The psalmist also introduces here a concept that may be less familiar to us: that creation itself is a testimony to the wisdom of God. Our universe is not self-explanatory or self-ordering. Its beauty and balance are the result of God’s perfect wisdom. We are best able to appreciate the value of our natural world when we rely on the wisdom of God. This comes full circle when we realize that our awe or fear of the Lord is the beginning of our own pathway to wisdom (Psalm 111:10). Human reverence for God and human wisdom are two sides of the same coin.

What Do You Think?

How can our congregation best use God’s great works in nature to bring people closer to Him?

Talking Points for Your Discussion

For the spiritual growth of fellow Christians

For evangelistic outreach to unbelievers

B. The Expansive Sea (vv. 25, 26)

25. So is this great and wide sea, wherein are things creeping innumerable, both small and great beasts.

In turning his attention from the dry land to the great and wide sea, the psalmist speaks as one who has spent time on ships personally. Or perhaps he has conversed with others who have. Those who have spent time at sea have the greater appreciation of how vast the oceans are. The experience of sailing out far enough to lose sight of all land can be overwhelming. When no landmarks are visible, the rolling seas seem endless.

The psalmist is also knowledgeable regarding creatures of the sea. He knows that the sea has some monstrous beasts as well as some tiny ones. All this contributes mightily to the author’s spirit of amazement and appreciation for the Creator.

26. There go the ships: there is that leviathan, whom thou hast made to play therein.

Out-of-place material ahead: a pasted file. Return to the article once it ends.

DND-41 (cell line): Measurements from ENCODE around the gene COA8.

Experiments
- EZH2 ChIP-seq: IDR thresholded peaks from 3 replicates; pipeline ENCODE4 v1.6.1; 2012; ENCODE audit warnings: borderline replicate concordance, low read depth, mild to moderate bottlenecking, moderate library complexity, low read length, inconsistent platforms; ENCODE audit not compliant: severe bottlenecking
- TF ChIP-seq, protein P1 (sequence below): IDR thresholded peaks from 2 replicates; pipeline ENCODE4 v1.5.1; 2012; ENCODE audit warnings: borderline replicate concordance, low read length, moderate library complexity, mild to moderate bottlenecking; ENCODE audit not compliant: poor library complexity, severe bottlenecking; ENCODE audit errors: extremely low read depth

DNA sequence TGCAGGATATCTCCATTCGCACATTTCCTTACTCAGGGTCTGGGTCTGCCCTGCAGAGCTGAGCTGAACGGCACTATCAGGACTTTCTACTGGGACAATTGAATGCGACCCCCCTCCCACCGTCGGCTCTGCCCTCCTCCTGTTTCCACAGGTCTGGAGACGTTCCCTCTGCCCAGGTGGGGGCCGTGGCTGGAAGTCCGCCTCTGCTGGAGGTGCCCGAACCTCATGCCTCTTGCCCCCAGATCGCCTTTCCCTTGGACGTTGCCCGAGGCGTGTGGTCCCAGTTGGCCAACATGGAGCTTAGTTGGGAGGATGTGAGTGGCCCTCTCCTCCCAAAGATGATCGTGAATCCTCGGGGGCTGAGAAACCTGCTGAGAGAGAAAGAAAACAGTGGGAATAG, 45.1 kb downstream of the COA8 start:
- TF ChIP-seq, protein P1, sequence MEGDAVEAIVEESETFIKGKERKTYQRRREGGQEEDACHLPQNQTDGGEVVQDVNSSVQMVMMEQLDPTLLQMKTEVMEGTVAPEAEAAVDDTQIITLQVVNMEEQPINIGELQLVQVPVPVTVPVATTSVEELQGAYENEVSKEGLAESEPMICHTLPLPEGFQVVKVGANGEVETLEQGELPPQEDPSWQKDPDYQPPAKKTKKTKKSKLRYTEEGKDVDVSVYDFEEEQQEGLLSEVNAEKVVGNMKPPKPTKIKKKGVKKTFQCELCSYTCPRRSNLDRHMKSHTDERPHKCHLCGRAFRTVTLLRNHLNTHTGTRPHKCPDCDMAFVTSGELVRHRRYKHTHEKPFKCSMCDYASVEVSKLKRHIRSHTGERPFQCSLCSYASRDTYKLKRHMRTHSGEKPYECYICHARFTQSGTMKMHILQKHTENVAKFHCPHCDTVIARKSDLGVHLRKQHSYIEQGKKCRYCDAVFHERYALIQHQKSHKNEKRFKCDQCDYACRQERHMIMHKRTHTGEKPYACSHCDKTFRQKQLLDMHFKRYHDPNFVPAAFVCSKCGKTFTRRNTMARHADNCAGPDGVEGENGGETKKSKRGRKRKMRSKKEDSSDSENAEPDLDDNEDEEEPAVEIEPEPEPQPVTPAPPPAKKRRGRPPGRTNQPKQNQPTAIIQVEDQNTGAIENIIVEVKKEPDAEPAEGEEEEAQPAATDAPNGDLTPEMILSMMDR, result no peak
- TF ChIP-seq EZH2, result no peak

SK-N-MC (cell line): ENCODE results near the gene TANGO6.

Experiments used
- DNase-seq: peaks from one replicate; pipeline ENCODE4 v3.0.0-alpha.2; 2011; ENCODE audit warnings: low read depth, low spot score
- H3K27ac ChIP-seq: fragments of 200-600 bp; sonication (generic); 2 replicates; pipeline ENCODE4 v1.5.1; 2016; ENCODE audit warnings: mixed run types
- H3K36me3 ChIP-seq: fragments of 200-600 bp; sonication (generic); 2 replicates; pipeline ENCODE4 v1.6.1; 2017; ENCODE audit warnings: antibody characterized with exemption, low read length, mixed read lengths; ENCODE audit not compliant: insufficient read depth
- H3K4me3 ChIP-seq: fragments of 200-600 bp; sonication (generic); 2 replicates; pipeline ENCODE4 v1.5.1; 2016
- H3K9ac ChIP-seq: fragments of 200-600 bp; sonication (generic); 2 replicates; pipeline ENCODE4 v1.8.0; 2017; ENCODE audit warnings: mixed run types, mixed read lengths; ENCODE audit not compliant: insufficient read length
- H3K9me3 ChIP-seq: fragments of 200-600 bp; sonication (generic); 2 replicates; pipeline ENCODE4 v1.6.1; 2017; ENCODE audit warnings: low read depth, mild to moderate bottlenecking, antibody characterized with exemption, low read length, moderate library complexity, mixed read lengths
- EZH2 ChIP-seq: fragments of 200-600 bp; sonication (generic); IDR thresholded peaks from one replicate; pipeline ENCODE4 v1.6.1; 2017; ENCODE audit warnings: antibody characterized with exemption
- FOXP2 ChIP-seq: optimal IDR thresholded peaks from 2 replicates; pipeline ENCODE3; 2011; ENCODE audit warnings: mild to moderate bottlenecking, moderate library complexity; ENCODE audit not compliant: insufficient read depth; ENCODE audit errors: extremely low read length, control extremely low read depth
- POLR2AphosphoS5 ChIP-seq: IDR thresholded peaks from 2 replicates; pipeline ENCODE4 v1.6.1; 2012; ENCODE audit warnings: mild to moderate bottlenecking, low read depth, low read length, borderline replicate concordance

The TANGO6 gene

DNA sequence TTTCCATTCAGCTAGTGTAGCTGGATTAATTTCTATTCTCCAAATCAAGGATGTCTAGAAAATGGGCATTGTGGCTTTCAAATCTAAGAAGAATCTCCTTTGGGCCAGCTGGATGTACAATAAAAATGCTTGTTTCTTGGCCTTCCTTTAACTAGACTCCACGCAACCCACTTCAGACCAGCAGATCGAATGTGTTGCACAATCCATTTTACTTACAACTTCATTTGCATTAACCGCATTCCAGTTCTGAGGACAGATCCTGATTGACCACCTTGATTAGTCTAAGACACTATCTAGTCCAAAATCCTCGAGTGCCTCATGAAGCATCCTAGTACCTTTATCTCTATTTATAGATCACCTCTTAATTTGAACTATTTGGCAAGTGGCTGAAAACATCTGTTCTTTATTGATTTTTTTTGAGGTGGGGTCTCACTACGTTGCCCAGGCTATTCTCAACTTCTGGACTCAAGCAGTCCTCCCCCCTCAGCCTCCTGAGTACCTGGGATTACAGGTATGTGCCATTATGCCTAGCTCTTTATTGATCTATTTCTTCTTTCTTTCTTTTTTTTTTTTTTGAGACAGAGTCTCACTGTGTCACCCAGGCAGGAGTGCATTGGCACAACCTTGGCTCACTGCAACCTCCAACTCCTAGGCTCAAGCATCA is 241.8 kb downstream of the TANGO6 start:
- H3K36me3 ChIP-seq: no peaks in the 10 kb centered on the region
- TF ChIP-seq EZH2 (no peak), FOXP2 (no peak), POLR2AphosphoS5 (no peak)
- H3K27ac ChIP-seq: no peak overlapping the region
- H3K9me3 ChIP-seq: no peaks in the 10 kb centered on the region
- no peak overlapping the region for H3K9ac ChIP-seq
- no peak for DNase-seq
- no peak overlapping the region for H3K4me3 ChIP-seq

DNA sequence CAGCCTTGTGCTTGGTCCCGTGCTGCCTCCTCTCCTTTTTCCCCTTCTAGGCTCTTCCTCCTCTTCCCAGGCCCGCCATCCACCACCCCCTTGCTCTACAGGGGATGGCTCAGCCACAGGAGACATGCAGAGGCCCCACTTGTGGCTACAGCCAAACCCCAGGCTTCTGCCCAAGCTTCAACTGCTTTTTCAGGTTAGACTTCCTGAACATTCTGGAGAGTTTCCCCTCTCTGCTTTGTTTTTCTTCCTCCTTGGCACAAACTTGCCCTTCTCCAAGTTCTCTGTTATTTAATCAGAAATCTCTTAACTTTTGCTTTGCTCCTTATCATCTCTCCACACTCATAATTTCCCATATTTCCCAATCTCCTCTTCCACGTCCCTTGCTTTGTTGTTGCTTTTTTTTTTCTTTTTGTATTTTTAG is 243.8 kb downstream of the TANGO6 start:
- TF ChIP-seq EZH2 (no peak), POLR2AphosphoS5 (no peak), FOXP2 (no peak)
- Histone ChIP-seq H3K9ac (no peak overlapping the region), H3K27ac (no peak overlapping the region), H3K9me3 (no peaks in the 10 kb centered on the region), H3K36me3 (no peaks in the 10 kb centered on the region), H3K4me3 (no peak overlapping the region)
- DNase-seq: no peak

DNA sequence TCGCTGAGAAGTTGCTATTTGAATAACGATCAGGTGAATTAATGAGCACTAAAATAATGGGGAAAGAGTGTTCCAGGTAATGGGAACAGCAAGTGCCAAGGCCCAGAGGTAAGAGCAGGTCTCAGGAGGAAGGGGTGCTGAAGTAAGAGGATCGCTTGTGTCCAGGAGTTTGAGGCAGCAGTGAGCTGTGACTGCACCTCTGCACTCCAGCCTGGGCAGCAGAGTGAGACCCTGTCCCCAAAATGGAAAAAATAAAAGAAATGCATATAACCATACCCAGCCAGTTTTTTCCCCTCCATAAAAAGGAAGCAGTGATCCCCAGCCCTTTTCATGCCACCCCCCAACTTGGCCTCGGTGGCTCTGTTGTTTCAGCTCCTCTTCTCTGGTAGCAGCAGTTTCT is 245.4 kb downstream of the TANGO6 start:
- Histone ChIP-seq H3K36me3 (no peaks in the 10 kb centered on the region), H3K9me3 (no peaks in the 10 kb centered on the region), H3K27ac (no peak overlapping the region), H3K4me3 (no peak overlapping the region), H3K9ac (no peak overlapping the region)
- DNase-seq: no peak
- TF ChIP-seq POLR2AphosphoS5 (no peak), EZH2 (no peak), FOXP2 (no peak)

The psalmist continues expressing wonder at the size of the oceans. There is plenty of room for all ships, works of humans that seem puny by comparison to the works of God.

The vastness of the ocean means that even the leviathan is not cramped for space. Leviathan is a transliterated Hebrew term, and Isaiah 27:1 describes it as a “serpent” of some kind. This may refer to an eel-like sea creature that is able to curl and contort itself.

The lengthy treatment of leviathan in Job 41 has led to different conclusions, however. Some see a reference to a mythological dragon that no longer exists. Others identify the leviathan variously as a crocodile, a seagoing dinosaur, or a whale. At any rate, the leviathan was a huge animal of the sea (see Job 41:1). We should not get so distracted by trying to figure out leviathan that we lose sight of the psalmist’s main point: that of an ocean so spacious that even a creature such as leviathan seems like a minnow within it.

III. Goodness of God’s Works

                                                                    (Psalm 104:27-30)

A. Feeding the World (vv. 27, 28)

27. These wait all upon thee; that thou mayest give them their meat in due season.

These refers to animal life, including the sea creatures just mentioned. Meat in this context has a broader sense of food in general, not just animal flesh. The psalmist solemnly notes that every single creature, from humans to fish, depend on the Lord himself to feed them. The Lord does this indirectly through the earth’s systems of production, systems He created. Both humans and sharks may catch fish to eat, but ultimately all food comes from the self-renewing system that continues to operate by God’s power. The earth God created in the first place, He continues to sustain to this day.

28. That thou givest them they gather: thou openest thine hand, they are filled with good.

The fact of our dependence on God’s provision for daily food is put in beautiful, basic terms. We gather at harvest because God gives. We are filled (nourished) because of the Lord’s open hand.

Since most of us purchase our food in a store or a restaurant, we are far removed from the basic elements of food production. Farming takes work, to be sure, but we should still marvel that an empty field of dirt can fill with tall stalks of corn in a few weeks. We should pause in wonder that nets can be dipped into the vast sea and come up full of fish. We should never take our daily bread for granted.

What Do You Think?

What more can our church do to demonstrate the open hand of God? How will you help?